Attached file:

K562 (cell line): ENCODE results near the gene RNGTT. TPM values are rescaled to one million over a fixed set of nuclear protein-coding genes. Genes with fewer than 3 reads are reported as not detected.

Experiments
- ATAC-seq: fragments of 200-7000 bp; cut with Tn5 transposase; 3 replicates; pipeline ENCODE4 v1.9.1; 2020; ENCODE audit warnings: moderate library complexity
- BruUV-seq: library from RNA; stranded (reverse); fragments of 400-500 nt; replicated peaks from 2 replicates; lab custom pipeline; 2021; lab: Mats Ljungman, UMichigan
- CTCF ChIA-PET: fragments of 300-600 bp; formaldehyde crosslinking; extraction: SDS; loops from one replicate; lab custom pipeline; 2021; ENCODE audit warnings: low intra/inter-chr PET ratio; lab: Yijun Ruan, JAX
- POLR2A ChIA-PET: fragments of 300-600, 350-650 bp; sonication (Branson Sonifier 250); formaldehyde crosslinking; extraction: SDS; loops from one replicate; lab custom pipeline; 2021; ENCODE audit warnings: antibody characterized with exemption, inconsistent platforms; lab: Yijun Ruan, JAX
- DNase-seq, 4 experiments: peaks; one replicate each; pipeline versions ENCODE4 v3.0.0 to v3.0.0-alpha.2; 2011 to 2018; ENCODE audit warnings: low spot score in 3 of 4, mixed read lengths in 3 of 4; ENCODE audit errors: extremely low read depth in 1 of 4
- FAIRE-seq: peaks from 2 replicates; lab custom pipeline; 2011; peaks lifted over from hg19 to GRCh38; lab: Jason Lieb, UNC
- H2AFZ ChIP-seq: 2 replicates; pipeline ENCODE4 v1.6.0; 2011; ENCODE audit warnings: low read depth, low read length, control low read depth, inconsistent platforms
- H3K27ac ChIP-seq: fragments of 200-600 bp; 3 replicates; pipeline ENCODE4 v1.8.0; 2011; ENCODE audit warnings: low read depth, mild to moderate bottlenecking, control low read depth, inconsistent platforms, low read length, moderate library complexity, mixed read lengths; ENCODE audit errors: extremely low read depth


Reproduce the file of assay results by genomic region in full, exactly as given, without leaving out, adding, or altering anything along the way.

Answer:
K562 (cell line): ENCODE results near the gene RNGTT. TPM values are rescaled to one million over a fixed set of nuclear protein-coding genes. Genes with fewer than 3 reads are reported as not detected.

Experiments
- ATAC-seq: fragments of 200-7000 bp; cut with Tn5 transposase; 3 replicates; pipeline ENCODE4 v1.9.1; 2020; ENCODE audit warnings: moderate library complexity
- BruUV-seq: library from RNA; stranded (reverse); fragments of 400-500 nt; replicated peaks from 2 replicates; lab custom pipeline; 2021; lab: Mats Ljungman, UMichigan
- CTCF ChIA-PET: fragments of 300-600 bp; formaldehyde crosslinking; extraction: SDS; loops from one replicate; lab custom pipeline; 2021; ENCODE audit warnings: low intra/inter-chr PET ratio; lab: Yijun Ruan, JAX
- POLR2A ChIA-PET: fragments of 300-600, 350-650 bp; sonication (Branson Sonifier 250); formaldehyde crosslinking; extraction: SDS; loops from one replicate; lab custom pipeline; 2021; ENCODE audit warnings: antibody characterized with exemption, inconsistent platforms; lab: Yijun Ruan, JAX
- DNase-seq, 4 experiments: peaks; one replicate each; pipeline versions ENCODE4 v3.0.0 to v3.0.0-alpha.2; 2011 to 2018; ENCODE audit warnings: low spot score in 3 of 4, mixed read lengths in 3 of 4; ENCODE audit errors: extremely low read depth in 1 of 4
- FAIRE-seq: peaks from 2 replicates; lab custom pipeline; 2011; peaks lifted over from hg19 to GRCh38; lab: Jason Lieb, UNC
- H2AFZ ChIP-seq: 2 replicates; pipeline ENCODE4 v1.6.0; 2011; ENCODE audit warnings: low read depth, low read length, control low read depth, inconsistent platforms
- H3K27ac ChIP-seq: fragments of 200-600 bp; 3 replicates; pipeline ENCODE4 v1.8.0; 2011; ENCODE audit warnings: low read depth, mild to moderate bottlenecking, control low read depth, inconsistent platforms, low read length, moderate library complexity, mixed read lengths; ENCODE audit errors: extremely low read depth